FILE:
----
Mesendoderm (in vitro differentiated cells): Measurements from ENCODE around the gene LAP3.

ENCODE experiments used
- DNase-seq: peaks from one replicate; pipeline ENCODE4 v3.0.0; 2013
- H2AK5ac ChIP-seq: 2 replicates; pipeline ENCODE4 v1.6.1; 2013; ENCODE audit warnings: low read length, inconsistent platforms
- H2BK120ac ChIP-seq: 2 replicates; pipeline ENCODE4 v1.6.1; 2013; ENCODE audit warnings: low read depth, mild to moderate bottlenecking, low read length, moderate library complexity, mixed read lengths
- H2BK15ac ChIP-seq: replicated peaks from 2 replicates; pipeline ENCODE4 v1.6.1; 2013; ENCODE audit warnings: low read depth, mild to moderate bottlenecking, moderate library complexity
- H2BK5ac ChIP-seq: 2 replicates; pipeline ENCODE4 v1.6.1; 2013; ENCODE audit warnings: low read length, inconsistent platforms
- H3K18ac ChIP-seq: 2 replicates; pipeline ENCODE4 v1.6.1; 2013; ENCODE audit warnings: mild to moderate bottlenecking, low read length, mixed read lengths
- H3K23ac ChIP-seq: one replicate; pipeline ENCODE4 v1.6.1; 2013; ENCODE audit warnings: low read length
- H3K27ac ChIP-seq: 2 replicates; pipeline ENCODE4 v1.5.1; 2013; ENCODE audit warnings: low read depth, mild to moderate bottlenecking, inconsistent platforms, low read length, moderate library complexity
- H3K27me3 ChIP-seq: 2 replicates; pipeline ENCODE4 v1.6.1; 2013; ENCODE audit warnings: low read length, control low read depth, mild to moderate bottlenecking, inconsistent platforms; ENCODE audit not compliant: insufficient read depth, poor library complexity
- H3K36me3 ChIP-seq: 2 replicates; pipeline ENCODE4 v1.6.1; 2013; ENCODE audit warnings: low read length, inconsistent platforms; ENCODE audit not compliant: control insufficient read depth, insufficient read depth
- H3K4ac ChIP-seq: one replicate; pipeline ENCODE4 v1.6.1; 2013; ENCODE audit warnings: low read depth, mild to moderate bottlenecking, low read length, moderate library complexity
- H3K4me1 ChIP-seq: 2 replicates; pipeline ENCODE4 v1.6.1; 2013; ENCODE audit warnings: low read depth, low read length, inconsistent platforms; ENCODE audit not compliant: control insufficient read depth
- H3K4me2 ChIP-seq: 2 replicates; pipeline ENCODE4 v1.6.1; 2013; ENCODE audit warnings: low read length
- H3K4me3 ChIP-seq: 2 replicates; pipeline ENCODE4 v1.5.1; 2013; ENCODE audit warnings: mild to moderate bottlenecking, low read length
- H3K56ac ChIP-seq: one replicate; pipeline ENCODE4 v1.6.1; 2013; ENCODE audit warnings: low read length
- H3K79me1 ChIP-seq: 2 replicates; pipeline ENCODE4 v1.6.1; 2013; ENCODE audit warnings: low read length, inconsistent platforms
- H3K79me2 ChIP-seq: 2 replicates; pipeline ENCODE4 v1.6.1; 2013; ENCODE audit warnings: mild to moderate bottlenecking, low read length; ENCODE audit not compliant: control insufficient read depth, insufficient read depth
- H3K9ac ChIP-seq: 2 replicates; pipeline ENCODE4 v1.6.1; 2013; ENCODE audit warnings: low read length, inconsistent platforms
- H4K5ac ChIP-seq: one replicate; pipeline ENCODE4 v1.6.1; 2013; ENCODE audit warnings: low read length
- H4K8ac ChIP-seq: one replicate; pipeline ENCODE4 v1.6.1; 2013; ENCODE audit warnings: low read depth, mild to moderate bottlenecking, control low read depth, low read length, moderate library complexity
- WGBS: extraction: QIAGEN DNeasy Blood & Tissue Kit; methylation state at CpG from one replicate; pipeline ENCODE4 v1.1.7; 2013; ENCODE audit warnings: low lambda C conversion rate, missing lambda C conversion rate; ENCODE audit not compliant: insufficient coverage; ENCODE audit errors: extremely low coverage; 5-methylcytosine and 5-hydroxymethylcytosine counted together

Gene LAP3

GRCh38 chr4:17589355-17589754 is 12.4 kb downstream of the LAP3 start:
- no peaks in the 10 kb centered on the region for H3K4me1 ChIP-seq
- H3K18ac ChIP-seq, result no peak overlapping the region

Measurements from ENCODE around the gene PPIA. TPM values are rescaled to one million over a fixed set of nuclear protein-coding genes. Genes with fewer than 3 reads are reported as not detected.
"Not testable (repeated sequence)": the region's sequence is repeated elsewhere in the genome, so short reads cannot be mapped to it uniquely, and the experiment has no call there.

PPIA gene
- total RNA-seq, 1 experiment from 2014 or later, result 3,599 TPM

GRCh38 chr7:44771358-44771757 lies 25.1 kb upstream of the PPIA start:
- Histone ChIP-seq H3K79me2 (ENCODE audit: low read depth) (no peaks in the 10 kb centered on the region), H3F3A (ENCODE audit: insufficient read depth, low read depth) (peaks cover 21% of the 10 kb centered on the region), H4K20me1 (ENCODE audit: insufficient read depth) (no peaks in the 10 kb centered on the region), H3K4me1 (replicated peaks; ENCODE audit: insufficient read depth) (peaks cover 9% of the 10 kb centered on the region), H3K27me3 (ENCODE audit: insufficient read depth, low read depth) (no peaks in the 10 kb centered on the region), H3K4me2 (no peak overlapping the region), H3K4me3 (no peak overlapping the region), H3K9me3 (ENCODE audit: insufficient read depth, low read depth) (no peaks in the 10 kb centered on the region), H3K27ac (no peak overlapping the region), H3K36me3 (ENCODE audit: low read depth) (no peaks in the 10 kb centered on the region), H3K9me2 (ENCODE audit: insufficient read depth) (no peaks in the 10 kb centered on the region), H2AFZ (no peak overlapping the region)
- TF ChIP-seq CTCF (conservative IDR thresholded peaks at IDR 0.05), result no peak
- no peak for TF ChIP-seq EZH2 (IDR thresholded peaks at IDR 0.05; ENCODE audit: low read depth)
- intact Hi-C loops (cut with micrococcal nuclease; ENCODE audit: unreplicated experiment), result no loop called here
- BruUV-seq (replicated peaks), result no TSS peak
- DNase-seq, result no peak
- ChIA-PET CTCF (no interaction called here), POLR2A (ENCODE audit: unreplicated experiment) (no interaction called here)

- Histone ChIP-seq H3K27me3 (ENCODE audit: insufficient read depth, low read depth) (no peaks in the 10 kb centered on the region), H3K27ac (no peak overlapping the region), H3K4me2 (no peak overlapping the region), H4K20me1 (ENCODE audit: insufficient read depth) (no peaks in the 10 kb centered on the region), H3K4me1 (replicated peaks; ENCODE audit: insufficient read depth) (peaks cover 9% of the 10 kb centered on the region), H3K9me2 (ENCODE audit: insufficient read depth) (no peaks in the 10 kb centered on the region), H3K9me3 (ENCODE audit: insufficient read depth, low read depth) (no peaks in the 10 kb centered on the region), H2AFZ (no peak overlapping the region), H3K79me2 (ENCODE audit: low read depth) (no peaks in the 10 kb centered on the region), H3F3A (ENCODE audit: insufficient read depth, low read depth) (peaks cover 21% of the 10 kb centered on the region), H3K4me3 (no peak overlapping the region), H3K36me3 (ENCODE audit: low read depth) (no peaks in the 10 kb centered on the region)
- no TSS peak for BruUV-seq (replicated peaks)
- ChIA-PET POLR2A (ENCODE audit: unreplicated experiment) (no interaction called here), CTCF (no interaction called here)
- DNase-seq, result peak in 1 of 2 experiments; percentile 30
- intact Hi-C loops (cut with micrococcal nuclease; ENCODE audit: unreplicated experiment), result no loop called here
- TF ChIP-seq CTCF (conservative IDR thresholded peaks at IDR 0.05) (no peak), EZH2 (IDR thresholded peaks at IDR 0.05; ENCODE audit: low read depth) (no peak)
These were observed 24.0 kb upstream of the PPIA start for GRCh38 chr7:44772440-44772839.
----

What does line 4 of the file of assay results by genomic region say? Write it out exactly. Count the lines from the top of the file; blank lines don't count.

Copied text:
- H2AK5ac ChIP-seq: 2 replicates; pipeline ENCODE4 v1.6.1; 2013; ENCODE audit warnings: low read length, inconsistent platforms